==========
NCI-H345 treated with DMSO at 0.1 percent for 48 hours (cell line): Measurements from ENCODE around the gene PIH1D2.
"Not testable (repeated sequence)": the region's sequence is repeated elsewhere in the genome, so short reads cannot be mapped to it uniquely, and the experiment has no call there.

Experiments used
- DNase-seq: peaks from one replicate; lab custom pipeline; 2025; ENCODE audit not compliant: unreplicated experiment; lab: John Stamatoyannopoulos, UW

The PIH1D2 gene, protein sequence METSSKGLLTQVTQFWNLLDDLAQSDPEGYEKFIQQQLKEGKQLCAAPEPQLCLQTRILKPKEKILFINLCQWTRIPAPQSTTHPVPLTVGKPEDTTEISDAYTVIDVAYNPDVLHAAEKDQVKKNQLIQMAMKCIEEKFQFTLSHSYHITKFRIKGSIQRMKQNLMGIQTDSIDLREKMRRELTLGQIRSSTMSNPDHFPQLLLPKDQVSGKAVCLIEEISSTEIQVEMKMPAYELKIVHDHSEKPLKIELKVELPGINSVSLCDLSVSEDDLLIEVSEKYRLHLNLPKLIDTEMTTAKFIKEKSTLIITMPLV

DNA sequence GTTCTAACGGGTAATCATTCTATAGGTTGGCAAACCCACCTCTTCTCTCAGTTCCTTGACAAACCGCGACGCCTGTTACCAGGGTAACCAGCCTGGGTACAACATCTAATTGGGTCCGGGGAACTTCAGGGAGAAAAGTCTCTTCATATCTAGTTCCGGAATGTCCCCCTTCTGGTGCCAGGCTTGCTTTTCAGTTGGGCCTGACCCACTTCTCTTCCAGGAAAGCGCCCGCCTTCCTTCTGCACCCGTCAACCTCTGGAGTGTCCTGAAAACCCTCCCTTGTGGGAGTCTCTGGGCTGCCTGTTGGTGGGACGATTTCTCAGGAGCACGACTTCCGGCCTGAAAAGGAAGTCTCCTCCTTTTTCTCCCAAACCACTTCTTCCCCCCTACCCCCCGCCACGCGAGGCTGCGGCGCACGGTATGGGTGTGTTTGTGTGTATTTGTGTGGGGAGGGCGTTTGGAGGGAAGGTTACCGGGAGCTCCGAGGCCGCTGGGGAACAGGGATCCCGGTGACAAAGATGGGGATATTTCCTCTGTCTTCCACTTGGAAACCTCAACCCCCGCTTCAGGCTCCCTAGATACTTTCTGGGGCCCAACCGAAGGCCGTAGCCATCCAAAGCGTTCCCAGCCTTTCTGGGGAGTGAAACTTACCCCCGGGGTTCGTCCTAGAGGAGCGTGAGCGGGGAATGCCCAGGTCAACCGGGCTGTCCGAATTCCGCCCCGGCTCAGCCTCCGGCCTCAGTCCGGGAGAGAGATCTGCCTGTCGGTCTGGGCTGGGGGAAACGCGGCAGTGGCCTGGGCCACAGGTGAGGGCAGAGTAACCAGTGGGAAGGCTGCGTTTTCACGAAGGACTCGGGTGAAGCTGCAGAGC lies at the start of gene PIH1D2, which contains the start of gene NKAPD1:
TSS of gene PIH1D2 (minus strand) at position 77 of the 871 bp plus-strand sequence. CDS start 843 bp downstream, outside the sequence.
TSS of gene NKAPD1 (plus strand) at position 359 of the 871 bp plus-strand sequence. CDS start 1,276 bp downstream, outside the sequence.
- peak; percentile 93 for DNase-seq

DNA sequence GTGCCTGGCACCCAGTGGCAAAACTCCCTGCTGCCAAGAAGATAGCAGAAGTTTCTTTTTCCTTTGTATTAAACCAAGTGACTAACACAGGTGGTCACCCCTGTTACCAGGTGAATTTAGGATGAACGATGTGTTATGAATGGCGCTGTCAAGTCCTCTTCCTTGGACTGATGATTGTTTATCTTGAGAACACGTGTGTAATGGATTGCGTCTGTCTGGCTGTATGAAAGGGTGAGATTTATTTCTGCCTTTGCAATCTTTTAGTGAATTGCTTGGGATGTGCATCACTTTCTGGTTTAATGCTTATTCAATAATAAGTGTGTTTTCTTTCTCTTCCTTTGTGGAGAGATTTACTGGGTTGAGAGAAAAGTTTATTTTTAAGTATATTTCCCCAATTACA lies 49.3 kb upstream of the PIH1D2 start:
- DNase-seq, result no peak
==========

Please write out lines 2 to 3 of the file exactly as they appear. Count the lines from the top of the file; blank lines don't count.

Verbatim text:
"Not testable (repeated sequence)": the region's sequence is repeated elsewhere in the genome, so short reads cannot be mapped to it uniquely, and the experiment has no call there.

Experiments used